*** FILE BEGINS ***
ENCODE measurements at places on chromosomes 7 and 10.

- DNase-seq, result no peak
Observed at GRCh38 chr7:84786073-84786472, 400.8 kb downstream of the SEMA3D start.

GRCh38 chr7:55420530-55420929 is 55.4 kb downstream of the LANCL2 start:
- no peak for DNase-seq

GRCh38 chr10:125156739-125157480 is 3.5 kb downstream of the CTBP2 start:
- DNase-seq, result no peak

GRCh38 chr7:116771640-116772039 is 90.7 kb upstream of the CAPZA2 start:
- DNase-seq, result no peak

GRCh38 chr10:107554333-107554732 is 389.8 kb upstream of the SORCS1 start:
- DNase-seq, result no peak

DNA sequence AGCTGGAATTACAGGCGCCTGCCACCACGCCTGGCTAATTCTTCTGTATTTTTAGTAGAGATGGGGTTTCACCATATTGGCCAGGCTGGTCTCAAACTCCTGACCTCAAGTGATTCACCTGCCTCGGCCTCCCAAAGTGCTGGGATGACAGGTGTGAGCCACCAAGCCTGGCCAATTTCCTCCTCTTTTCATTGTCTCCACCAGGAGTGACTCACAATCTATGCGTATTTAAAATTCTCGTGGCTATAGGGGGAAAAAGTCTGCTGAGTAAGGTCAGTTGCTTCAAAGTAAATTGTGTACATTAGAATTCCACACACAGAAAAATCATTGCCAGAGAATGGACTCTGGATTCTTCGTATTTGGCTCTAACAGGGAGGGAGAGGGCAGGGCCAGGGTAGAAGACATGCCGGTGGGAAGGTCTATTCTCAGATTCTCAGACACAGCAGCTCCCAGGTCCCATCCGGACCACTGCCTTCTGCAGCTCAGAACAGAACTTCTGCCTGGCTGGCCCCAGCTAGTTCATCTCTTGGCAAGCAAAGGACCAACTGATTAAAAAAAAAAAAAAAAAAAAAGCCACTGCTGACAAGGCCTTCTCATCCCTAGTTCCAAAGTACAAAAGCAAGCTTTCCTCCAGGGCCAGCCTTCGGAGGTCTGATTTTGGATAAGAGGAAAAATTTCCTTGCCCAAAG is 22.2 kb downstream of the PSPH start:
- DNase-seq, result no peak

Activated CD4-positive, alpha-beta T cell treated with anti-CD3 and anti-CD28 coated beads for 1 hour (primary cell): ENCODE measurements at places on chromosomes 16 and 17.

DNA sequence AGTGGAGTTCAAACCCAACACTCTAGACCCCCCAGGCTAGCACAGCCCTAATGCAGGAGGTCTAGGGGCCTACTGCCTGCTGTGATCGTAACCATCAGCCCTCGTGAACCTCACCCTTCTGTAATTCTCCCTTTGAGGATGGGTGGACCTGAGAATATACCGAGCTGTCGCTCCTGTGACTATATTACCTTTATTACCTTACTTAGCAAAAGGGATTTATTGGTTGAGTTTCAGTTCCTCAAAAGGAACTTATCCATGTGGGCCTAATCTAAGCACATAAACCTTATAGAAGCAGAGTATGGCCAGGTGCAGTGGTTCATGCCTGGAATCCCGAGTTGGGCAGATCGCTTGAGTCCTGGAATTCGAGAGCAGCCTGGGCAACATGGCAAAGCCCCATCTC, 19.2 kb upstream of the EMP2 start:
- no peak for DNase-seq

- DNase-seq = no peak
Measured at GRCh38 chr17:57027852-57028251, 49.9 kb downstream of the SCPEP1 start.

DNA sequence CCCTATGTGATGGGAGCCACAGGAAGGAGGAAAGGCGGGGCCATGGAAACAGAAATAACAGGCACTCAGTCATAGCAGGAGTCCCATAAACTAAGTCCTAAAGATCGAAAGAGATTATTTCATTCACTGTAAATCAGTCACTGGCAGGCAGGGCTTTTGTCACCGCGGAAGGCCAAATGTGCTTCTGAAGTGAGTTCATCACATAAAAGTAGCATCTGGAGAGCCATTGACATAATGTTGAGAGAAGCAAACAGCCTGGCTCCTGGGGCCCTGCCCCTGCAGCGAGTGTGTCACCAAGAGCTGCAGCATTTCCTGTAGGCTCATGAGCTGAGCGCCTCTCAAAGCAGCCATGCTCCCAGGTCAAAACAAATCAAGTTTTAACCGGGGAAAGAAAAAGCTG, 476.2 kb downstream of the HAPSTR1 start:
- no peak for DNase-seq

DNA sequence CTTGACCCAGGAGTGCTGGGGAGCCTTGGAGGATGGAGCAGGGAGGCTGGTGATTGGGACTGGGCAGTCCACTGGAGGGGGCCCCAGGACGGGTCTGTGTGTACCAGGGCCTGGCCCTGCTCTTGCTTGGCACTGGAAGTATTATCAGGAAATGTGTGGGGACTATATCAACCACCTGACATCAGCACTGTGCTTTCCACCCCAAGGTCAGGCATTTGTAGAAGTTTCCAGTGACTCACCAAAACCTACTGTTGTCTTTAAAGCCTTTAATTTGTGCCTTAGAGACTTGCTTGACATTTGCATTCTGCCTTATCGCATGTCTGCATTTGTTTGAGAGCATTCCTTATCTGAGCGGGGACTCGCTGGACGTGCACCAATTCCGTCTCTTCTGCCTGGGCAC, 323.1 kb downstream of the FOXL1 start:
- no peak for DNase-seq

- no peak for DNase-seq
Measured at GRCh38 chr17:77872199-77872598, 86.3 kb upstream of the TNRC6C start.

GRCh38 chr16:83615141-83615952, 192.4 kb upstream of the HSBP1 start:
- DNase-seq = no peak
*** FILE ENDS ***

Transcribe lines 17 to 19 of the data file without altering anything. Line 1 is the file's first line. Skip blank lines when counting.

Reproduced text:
- DNase-seq = no peak
Measured at GRCh38 chr17:57027852-57028251, 49.9 kb downstream of the SCPEP1 start.

DNA sequence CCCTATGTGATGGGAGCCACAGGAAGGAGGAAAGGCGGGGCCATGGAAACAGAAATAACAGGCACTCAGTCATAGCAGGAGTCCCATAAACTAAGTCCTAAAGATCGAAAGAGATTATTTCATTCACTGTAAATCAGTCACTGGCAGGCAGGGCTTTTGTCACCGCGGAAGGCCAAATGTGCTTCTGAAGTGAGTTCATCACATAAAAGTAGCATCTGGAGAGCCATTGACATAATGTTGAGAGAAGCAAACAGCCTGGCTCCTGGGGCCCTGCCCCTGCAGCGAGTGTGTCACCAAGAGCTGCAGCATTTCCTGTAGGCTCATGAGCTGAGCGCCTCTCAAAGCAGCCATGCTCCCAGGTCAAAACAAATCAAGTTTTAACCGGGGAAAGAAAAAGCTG, 476.2 kb downstream of the HAPSTR1 start: